FOUND IN: Pre-commercial or commercial harvests where logged material is farther from the road, or where slopes are too steep for a wheeled skidder. Also common on softer, or wetter, soils as tracked skidders don’t cause ruts or as much soil disturbance as wheeled skidders.
MORE INFO: U.S. Forest Service

Photo by Cavpower by Cat

Excavator

IDENTIFYING MARKS: A track mounted chassis with a boom-mounted excavator (shovel). 
DIET: Dirt, brush, harvest debris.
FEEDING HABITS: Uses shovel head to push and pick up dirt, slash, and other logging material. 
FOUND IN: Sites where road work and/or slash treatments are required.
MORE INFO: U.S. Forest Service

Photo by Highways Today

Brush-rake piling cat

IDENTIFYING MARKS: A four-wheeled or track-mounted chassis with an operator’s cab and large, forward-facing “rake” attachment on the front. 
DIET: Brush and logging slash.
FEEDING HABITS: Pushes logging slash and other material out of the way or into piles.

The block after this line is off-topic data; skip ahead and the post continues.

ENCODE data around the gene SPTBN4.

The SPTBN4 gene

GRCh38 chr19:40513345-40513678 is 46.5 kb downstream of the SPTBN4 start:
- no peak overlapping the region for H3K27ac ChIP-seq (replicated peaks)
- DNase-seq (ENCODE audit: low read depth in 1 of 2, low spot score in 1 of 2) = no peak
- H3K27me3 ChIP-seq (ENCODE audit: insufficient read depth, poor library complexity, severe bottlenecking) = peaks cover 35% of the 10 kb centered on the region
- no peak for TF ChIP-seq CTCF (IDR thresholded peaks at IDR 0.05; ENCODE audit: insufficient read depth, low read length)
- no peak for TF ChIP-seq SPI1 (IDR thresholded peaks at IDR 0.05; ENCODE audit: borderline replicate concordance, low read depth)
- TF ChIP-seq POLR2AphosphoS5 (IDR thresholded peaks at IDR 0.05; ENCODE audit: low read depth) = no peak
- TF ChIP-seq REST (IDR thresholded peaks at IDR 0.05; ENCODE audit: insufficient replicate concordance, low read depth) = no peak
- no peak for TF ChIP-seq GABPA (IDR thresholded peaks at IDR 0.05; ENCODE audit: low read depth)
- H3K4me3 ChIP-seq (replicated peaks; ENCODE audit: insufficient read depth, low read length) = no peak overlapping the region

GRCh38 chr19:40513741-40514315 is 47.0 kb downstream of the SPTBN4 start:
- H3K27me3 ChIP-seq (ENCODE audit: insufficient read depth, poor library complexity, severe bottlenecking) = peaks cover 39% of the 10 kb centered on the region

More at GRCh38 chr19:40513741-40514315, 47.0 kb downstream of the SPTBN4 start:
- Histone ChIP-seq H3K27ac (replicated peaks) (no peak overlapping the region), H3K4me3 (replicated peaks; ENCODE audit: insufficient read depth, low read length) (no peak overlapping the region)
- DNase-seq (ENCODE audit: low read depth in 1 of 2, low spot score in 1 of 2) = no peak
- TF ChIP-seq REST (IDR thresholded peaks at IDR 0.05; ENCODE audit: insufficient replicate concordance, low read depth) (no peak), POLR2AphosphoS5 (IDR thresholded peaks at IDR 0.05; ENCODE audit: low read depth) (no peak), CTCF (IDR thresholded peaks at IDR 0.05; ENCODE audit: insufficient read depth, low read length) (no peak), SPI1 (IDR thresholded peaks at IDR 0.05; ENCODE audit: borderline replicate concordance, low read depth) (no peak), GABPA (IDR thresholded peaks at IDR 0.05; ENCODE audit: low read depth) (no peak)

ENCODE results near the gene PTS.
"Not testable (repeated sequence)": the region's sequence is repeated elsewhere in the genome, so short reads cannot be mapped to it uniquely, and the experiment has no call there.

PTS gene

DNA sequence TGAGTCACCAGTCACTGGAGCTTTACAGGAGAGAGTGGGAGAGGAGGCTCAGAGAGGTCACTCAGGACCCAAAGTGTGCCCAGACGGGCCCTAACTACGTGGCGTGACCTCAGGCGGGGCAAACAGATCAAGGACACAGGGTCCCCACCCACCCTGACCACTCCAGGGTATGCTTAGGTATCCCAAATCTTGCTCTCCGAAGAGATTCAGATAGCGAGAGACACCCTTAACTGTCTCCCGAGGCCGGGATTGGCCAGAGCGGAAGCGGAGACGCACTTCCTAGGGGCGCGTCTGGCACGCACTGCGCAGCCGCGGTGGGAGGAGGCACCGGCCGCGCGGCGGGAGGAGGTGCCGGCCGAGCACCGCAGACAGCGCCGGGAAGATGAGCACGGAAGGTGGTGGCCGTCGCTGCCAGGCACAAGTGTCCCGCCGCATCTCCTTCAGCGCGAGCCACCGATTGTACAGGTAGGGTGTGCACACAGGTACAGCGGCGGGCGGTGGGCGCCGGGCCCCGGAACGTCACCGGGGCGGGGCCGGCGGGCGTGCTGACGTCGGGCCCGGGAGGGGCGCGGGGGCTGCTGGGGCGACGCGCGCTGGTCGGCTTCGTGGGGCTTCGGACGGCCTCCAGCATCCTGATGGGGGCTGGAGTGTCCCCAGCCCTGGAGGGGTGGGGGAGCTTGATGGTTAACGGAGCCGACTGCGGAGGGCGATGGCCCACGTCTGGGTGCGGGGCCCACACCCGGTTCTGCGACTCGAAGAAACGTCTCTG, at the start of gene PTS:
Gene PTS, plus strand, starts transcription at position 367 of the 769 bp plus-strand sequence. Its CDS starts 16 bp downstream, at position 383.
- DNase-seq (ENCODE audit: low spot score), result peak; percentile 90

FOUND IN: Commercial harvests and clearcuts where brush or logging slash is excessive and needs to be cleared for replanting. 

Photo by Kenco

Tower yarder

IDENTIFYING MARKS: A four-wheeled or track-mounted chassis with an operator’s cab and tall vertical fixed tower with cable drums at the end of it. 
DIET: Cut logs
FEEDING HABITS: Uses cables attached to the top of the tower to pull logs from a steep sloped toward a landing near the yarder; alternatively uses cables to lift logs in the air and pull them along a suspended cable with a pulley toward a landing near the yarder. 
FOUND IN: Harvests happening on steeper slopes (>50%) that is inaccessible to standard ground-based logging equipment..
MORE INFO: U.S. Forest Service

Photo by Mountain Forestry Equipment

Yoder

IDENTIFYING MARKS: A cross between a yarder and a loader. An articulated hydraulic arm mounted to a wheeled or tracked chassis with a cable system attachment.
DIET: Cut logs
FEEDING HABITS: Uses cable system to pull logs from the felling site to a landing. Often found pulling logs shorter distances and in smaller areas than can be accessed by the tower yarder. 
FOUND IN: Harvests happening on steeper slopes (>50%) that is inaccessible to standard ground-based logging equipment.
MORE INFO: U.S. Forest Service

Photo by Summit Attachments